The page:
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Five Bulgarians deny charge of spying for Russia in UK

LONDON (Reuters) - Five Bulgarians, accused of being part of a Russian espionage network operating in Britain under instruction from fugitive Wirecard executive Jan Marsalek, pleaded not guilty in a London court on Friday to a charge of conspiracy to spy.

Orlin Roussev, 46, Bizer Dzhambazov, 42, Katrin Ivanova, 32, Ivan Stoyanov, 32, and Vanya Gaberova, 29, are accused of conspiring to obtain, collect, or communicate information which might be useful "for a purpose prejudicial to the safety and interest of the state" between August 2020 and February 2023.

The three men and two women all formally entered not guilty pleas during a hearing at London's Old Bailey court.

Roussev, Ivanova and Dzhambazov also denied a second charge of possessing 18 false documents. These included Bulgarian, British, French, Croatian, Czech, Greek, Italian and Slovenian passports, a Spanish identity card and a Czech driving licence.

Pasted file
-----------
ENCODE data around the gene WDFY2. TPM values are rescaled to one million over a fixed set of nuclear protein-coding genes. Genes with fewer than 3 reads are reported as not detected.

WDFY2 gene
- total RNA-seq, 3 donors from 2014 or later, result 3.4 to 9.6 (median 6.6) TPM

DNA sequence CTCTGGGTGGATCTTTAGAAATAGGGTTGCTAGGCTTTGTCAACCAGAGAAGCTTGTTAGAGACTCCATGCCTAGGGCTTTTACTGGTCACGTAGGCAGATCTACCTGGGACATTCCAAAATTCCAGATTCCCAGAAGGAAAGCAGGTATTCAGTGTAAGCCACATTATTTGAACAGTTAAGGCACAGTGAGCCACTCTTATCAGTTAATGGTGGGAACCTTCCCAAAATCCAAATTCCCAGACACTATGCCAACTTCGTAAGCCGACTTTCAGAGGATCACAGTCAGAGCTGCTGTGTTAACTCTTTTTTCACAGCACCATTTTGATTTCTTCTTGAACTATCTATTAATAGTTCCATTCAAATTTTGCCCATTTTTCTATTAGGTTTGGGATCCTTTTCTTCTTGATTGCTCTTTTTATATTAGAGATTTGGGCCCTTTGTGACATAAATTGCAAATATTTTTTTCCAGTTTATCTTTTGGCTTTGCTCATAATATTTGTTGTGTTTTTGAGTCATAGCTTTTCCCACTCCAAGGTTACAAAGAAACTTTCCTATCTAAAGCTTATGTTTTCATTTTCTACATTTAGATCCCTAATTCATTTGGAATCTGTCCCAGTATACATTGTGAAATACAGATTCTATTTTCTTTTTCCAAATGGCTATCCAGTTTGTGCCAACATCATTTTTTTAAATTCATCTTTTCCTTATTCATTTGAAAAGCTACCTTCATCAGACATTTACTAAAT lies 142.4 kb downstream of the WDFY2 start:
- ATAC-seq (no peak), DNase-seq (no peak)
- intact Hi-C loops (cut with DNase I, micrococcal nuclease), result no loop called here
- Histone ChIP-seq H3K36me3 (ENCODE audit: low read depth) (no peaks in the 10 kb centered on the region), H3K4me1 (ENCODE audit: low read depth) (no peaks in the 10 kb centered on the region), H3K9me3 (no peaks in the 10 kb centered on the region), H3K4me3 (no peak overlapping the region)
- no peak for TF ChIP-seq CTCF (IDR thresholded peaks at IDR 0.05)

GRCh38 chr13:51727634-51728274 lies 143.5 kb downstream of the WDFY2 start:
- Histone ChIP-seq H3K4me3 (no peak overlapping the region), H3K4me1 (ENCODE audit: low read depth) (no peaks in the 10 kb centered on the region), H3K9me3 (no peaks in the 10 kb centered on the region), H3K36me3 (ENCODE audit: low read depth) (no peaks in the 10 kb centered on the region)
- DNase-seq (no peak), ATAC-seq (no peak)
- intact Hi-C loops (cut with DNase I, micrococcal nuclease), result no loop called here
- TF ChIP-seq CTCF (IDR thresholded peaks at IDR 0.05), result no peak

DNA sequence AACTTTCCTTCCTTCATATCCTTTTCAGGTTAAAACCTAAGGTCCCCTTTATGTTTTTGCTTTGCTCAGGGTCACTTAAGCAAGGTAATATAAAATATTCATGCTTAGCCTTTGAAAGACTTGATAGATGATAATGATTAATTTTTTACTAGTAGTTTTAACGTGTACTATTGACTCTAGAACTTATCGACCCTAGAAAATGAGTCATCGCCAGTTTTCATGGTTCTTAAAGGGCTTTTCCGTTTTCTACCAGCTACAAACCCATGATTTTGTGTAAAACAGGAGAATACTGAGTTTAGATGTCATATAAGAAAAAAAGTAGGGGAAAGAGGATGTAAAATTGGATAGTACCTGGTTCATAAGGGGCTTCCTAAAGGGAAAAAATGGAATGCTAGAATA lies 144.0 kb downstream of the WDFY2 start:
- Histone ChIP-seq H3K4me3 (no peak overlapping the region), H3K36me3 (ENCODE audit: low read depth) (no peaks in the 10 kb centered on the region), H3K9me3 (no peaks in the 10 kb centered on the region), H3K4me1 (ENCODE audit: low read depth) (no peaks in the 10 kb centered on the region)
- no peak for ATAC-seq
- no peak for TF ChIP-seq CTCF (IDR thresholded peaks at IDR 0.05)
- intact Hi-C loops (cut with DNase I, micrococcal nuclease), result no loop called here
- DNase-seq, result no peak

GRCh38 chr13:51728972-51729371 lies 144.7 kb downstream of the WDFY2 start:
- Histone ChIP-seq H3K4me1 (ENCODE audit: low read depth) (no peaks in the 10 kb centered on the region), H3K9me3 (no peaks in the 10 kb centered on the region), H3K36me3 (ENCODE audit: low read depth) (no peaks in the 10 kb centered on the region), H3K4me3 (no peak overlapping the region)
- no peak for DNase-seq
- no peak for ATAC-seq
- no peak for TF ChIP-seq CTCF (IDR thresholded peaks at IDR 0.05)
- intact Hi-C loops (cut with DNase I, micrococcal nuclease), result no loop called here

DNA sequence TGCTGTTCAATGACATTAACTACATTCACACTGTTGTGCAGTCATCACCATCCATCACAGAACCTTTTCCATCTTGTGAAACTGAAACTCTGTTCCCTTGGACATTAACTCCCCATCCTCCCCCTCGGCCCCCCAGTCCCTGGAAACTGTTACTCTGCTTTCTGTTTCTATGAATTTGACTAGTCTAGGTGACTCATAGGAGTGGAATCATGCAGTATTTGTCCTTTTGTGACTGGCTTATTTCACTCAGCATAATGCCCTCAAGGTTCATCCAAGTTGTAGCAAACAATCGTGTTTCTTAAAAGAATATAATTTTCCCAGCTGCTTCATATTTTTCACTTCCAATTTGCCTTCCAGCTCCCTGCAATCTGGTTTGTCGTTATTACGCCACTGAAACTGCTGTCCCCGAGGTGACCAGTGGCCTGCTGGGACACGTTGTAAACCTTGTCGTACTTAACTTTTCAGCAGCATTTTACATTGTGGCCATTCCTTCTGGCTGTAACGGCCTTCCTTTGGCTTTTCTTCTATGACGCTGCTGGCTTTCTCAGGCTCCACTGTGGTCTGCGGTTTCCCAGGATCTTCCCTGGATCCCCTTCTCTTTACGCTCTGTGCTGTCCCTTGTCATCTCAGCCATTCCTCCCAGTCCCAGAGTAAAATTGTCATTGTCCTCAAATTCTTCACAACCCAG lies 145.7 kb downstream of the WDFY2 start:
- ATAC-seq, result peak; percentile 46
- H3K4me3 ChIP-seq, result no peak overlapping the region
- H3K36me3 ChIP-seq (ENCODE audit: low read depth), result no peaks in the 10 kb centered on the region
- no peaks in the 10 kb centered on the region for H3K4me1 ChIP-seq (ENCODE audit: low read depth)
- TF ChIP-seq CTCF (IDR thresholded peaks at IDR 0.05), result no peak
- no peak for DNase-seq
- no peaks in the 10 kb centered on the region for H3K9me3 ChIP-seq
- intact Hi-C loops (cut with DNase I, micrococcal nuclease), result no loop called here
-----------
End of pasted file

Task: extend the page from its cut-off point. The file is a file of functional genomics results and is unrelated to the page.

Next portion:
Tihomir Ivanchev, 38, a sixth Bulgarian who has also been accused of spying, was formally joined to the case, but did not enter a plea.

At a previous hearing, British prosecutors said the defendants were part of an organised network which had carried out surveillance and hostile action on behalf of Russia against specific targets, including for potential abductions.

Roussev's home was said to be the group's alleged operating hub in Britain, and said the network had been given tasking by a person identified as Jan Marsalek.

Marsalek, the former chief operating officer for collapsed payments company Wirecard, has not been charged with any offence in Britain but was named as a co-conspirator in the indictment. He is wanted by German police over alleged fraud and his whereabouts are currently unknown.

The case was adjourned until the next hearing on May 16 and they are due to stand trial in October.

(Reporting by Michael Holden, Editing by Louise Heavens)